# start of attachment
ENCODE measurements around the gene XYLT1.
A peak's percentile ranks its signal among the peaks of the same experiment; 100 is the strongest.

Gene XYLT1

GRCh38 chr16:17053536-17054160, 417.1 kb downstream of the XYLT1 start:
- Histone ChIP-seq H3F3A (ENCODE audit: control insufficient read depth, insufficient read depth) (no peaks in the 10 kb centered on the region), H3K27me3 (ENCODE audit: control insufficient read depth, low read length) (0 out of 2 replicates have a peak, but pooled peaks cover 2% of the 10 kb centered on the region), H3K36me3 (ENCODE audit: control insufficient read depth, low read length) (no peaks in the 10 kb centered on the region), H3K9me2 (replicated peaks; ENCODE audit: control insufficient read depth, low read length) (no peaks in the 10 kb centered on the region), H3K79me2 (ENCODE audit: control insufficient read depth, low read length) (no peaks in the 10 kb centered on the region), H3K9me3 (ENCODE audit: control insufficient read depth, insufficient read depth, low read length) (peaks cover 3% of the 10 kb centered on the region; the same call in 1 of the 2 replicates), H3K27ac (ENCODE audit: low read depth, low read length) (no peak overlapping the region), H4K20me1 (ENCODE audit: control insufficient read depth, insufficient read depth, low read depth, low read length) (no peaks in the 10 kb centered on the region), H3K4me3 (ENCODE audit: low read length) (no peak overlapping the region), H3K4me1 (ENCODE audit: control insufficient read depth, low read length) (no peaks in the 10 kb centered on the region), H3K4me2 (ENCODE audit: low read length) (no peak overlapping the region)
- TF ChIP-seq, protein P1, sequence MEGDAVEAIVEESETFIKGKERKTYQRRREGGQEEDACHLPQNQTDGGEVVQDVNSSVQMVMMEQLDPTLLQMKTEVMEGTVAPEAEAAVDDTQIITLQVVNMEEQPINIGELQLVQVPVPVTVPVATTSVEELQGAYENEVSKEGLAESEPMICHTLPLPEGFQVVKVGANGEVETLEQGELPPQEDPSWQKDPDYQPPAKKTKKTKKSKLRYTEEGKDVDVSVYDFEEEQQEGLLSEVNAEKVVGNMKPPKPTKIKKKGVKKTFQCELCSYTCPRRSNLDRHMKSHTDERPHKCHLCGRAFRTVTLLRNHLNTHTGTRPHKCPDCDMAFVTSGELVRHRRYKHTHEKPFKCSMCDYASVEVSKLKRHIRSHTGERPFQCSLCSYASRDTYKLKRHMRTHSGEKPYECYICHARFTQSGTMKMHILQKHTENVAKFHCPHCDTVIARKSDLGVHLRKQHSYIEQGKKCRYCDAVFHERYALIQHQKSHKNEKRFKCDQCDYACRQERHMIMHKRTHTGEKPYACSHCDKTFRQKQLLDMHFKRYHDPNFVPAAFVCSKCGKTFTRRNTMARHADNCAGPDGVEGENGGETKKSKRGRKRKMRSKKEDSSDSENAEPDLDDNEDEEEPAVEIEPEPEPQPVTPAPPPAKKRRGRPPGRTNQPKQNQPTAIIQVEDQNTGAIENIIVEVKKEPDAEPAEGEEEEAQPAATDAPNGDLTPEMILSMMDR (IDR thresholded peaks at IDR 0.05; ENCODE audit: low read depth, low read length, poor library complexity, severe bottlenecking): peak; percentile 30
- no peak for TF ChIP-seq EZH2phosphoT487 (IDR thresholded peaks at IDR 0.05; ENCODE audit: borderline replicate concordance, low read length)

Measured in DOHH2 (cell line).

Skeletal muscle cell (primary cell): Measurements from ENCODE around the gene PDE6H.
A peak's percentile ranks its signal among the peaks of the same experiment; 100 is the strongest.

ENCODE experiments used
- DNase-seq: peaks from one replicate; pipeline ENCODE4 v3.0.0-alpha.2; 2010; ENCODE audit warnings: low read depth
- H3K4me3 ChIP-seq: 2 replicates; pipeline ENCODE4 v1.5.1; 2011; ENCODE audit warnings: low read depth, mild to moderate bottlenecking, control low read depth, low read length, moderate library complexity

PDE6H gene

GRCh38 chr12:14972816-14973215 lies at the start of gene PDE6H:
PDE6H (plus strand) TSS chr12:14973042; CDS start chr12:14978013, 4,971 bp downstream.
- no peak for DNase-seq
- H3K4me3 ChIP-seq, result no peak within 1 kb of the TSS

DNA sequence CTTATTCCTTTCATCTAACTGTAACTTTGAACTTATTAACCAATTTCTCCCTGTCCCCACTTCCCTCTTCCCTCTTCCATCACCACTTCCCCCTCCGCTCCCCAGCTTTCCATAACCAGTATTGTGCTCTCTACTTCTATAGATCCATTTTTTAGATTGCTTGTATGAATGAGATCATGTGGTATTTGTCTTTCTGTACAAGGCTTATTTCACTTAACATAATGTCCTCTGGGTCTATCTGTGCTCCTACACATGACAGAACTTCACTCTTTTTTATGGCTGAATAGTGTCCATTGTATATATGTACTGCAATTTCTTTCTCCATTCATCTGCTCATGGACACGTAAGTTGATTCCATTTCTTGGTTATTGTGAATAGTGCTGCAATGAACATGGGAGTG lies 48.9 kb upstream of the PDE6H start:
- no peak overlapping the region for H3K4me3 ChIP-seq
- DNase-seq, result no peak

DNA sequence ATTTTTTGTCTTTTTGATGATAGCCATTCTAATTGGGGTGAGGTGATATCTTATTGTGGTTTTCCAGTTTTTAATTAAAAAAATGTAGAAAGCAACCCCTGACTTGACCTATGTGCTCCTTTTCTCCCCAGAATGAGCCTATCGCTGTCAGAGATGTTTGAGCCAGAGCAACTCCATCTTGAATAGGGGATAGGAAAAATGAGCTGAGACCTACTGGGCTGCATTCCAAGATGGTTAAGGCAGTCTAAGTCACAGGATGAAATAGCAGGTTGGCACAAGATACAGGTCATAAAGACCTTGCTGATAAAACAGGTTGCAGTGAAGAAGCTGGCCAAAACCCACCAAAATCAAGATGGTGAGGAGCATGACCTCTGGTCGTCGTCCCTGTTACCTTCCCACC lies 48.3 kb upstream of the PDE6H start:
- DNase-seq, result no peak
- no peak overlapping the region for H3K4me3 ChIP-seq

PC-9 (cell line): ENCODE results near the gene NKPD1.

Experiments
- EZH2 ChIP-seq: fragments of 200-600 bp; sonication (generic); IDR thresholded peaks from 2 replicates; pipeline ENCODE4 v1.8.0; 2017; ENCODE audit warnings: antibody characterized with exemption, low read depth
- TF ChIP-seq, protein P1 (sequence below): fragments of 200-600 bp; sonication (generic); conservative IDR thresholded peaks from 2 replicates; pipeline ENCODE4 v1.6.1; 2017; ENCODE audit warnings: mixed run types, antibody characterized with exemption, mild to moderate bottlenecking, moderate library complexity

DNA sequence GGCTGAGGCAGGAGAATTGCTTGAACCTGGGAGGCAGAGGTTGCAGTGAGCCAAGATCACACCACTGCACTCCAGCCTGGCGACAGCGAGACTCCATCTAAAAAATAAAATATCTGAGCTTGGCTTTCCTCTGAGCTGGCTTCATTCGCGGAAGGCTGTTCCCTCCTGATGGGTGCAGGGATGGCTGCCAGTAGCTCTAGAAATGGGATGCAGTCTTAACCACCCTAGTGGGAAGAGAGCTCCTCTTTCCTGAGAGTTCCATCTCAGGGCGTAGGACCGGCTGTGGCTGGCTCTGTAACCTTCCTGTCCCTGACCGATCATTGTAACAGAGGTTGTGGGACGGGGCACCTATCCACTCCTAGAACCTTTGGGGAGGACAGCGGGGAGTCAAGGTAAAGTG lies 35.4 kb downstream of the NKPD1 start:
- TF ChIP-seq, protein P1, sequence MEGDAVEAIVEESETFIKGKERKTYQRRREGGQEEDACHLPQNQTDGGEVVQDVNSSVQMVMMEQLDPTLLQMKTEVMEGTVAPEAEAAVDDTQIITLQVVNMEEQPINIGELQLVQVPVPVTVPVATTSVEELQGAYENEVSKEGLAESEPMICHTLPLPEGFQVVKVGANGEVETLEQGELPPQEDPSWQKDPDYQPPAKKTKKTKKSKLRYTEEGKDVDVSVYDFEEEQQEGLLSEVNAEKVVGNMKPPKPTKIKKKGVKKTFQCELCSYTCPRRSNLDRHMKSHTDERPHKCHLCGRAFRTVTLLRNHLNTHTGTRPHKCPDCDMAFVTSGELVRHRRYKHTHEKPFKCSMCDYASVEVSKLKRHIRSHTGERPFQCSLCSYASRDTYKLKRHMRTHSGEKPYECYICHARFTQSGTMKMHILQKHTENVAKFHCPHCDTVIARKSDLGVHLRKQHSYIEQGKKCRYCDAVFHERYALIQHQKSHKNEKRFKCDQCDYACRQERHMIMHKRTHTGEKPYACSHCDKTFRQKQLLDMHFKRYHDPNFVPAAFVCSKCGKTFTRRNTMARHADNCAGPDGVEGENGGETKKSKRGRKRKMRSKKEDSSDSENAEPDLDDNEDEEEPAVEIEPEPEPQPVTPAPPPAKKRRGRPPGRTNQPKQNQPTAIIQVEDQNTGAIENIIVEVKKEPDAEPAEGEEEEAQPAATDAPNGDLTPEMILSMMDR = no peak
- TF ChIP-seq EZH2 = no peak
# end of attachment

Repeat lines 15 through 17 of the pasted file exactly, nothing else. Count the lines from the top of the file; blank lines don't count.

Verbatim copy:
GRCh38 chr12:14972816-14973215 lies at the start of gene PDE6H:
PDE6H (plus strand) TSS chr12:14973042; CDS start chr12:14978013, 4,971 bp downstream.
- no peak for DNase-seq